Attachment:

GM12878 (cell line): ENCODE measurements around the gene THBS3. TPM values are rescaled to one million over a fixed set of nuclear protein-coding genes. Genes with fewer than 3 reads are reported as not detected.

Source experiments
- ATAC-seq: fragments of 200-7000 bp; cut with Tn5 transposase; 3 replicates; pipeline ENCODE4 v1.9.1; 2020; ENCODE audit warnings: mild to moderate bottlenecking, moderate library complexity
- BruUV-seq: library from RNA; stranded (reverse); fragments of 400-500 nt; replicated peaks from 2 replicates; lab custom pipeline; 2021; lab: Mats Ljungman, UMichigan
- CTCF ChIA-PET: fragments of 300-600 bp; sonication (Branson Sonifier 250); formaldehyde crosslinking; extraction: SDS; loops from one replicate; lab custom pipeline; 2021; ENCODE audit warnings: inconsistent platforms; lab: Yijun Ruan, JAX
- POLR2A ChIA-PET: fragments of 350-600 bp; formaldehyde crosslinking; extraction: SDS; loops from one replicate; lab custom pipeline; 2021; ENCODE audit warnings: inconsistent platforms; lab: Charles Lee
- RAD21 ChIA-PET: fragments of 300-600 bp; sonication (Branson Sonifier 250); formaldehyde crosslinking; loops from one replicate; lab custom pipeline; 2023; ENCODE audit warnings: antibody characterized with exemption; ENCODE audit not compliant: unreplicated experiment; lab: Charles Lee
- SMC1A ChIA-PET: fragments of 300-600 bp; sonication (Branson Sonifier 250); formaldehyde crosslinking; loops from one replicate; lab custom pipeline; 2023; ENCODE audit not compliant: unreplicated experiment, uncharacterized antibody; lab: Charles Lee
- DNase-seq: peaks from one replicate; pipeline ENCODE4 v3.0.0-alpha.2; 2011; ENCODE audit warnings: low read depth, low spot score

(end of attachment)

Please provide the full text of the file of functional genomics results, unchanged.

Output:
GM12878 (cell line): ENCODE measurements around the gene THBS3. TPM values are rescaled to one million over a fixed set of nuclear protein-coding genes. Genes with fewer than 3 reads are reported as not detected.

Source experiments
- ATAC-seq: fragments of 200-7000 bp; cut with Tn5 transposase; 3 replicates; pipeline ENCODE4 v1.9.1; 2020; ENCODE audit warnings: mild to moderate bottlenecking, moderate library complexity
- BruUV-seq: library from RNA; stranded (reverse); fragments of 400-500 nt; replicated peaks from 2 replicates; lab custom pipeline; 2021; lab: Mats Ljungman, UMichigan
- CTCF ChIA-PET: fragments of 300-600 bp; sonication (Branson Sonifier 250); formaldehyde crosslinking; extraction: SDS; loops from one replicate; lab custom pipeline; 2021; ENCODE audit warnings: inconsistent platforms; lab: Yijun Ruan, JAX
- POLR2A ChIA-PET: fragments of 350-600 bp; formaldehyde crosslinking; extraction: SDS; loops from one replicate; lab custom pipeline; 2021; ENCODE audit warnings: inconsistent platforms; lab: Charles Lee
- RAD21 ChIA-PET: fragments of 300-600 bp; sonication (Branson Sonifier 250); formaldehyde crosslinking; loops from one replicate; lab custom pipeline; 2023; ENCODE audit warnings: antibody characterized with exemption; ENCODE audit not compliant: unreplicated experiment; lab: Charles Lee
- SMC1A ChIA-PET: fragments of 300-600 bp; sonication (Branson Sonifier 250); formaldehyde crosslinking; loops from one replicate; lab custom pipeline; 2023; ENCODE audit not compliant: unreplicated experiment, uncharacterized antibody; lab: Charles Lee
- DNase-seq: peaks from one replicate; pipeline ENCODE4 v3.0.0-alpha.2; 2011; ENCODE audit warnings: low read depth, low spot score